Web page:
Jan van Eyck’s motto ‘Als ich can’ can be translated as ‘As good as I can’. His ‘good’ is today appreciated as quite exceptional and the word Primitive doesn’t do justice to the highly skilled painter Van Eyck was!
The painting ‘Portrait of Margareta van Eyck’ will only be on show in Gent until March 9th, after which it will return to the Groeninge museum in Bruges for the Van Eyck exhibition aptly named ‘Van Eyck in Bruges’ from March 12th to July 12th. The exhibition in Bruges is devoted to two masterpieces: ‘Madonna with Canon Joris Van der Paele’ and ‘Portrait of his wife Margaretha van Eyck’.
On the ticket they advise a visit of about 1,5 hours, we stayed 2,5 hours and it didn’t seem a minute too long. The exhibition is very well designed, the walls painted in dark tones on which the lighted paintings contrast beautifully. They almost stand out like little jewels. Having seen the paintings as reproductions before I was surprised by the small sizes of many paintings. The audio guide, which is very informative and pleasant to listen to, alternates with video and text on the walls of the museum. Each one of the 13 room is built up around 2 or 3 paintings of Van Eyck, focusing on a different themes like the adoration of Mary, Adam and Eve, miniatures or sculptures.
When in Ghent you can combine a visit to the exhibition ‘Van Eyck. An optical revolution’, with a visit to the Saint Bavo cathedral to see the inner panels of the Ghent altarpiece after the restoration of the lower panels, and look the mystic lamb in the eye.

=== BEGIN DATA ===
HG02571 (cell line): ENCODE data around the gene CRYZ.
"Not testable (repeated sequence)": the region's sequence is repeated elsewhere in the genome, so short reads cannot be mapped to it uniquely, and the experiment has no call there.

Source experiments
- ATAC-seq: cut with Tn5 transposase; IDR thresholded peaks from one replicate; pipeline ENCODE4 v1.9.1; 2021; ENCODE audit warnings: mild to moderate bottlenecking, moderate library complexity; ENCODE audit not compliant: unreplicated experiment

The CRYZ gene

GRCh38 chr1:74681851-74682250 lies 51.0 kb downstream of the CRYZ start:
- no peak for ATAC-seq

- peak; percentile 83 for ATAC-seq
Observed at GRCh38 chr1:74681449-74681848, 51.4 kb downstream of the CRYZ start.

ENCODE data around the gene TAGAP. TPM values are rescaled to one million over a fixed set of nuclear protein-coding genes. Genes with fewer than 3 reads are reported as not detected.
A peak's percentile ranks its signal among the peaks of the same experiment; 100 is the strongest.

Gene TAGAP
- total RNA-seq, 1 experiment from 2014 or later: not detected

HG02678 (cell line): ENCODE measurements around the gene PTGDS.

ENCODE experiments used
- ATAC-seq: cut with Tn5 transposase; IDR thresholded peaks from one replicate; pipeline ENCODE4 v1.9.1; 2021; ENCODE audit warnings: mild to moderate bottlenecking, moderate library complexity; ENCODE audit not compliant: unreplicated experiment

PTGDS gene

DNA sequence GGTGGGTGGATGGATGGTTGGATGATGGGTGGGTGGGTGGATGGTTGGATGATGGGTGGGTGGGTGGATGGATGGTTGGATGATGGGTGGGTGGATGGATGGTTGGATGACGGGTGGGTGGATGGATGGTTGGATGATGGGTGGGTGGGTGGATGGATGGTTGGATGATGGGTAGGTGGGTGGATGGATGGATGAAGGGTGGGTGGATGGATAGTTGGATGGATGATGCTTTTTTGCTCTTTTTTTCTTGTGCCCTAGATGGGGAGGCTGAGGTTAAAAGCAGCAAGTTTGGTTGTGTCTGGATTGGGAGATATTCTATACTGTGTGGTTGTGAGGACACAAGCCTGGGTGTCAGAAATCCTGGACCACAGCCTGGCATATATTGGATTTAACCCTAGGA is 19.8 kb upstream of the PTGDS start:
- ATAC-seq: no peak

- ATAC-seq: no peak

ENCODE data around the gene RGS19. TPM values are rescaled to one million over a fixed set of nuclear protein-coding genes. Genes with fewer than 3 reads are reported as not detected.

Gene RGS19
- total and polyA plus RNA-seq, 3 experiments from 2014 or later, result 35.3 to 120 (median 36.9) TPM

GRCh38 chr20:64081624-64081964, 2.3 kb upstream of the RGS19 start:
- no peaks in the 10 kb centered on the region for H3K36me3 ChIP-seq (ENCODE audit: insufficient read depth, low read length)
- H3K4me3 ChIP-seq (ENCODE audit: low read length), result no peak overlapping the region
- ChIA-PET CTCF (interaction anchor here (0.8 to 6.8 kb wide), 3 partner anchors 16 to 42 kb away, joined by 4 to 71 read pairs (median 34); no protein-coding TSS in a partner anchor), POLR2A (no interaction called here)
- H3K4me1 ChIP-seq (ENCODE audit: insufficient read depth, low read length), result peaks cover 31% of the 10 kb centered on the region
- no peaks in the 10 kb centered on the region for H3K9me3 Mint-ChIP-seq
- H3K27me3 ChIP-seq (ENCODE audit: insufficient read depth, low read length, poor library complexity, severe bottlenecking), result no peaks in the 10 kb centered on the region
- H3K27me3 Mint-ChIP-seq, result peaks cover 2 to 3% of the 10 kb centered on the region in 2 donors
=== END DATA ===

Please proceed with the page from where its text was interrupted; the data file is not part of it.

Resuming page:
Works by Van Eyck on show in Ghent:
The Madonna by the Fountain, 1439, Royal Museum of Fine Arts, Antwerp,
Portrait of Baudouin de Lannoy, c.1435, Gemäldegalerie der Staatliche Museen zu Berlin – Preussischer Kulturbesitz, Berlin,
The Annunciation diptych, c. 1433 – 1435, Museo Nacional Thyssen-Bornemisza, Madrid,
Portrait of a Man with Blue Chaperon, c. 1428−1430, Muzeul National Brukenthal, Sibiu (Romania),
Saint Barbara of Nicomedia, 1437, Royal Museum of Fine Arts, Antwerp,
The Annunciation, c. 1434-1436, Andrew W. Mellon Collection, National Gallery of Art, Washington DC,
The Turin-Milan Book of Hours, c. 1420-1440, Palazzo Madama, Turin,
Saint Francis of Assisi Receiving the Stigmata, 1430-1435, Sabauda Gallery, Turin ,
Saint Francis of Assisi Receiving the Stigmata, 1430-1432, Museum of art, Philadelphia,
Portrait of Jan de Leeuw, 1436, Kunsthistorisches Museum Vienna, Gemäldegalerie
Portrait of Margareta van Eyck, 1439, Musea Brugge, Groeningemuseum, Bruges
Portrait of a man (Léal souvenir of Tymotheos), 1432, The National Gallery, London
The eight restored exterior panels and Adam and Eve of the Adoration of the Mystic Lamb, 1432, a highly exceptional loan from St Bavo’s Cathedral in Ghent.
Some of these paintings have been restored like the Portrait of Baudouin de Lannoy, The Turin-Milan Book of Hours and Portrait of a man (Léal souvenir of Tymotheos).
Works by the studio of Van Eyck on show in Ghent. Some were made while Jan van Eyck was still alive, others were made after the masters’ death in 1441:
The Madonna at the Fountain, c. 1440 (Private Collectioni,
The Crucifixion, c. 1430 (Gemäldegalerie der Staatliche Museen zu Berlin – Preussischer Kulturbesitz, Berlin)
The Crucifixion, c. 1445 (Museum Boijmans Van Beuningen, Rotterdam)
The Three Marys at the Tomb, c. 1440 (Museum Boijmans Van Beuningen, Rotterdam)
St Jerome in his Study, c. 1442 (Detroit Institute of Art)
The Crucifixion, c. 1445 (Galleria Giorgio Franchetti alla Ca’ d’Oro, Venezia)
The Twelve Apostles, c. 1445 (Grafische Sammlung Albertina, Vienna)
Madonna and Child with St John the Baptist, c. 1440 (Musée du Louvre, Paris)
Portrait of a Man with a Chaperon, fifteenth century (Musée du Louvre, Département des Arts Graphiques, Paris)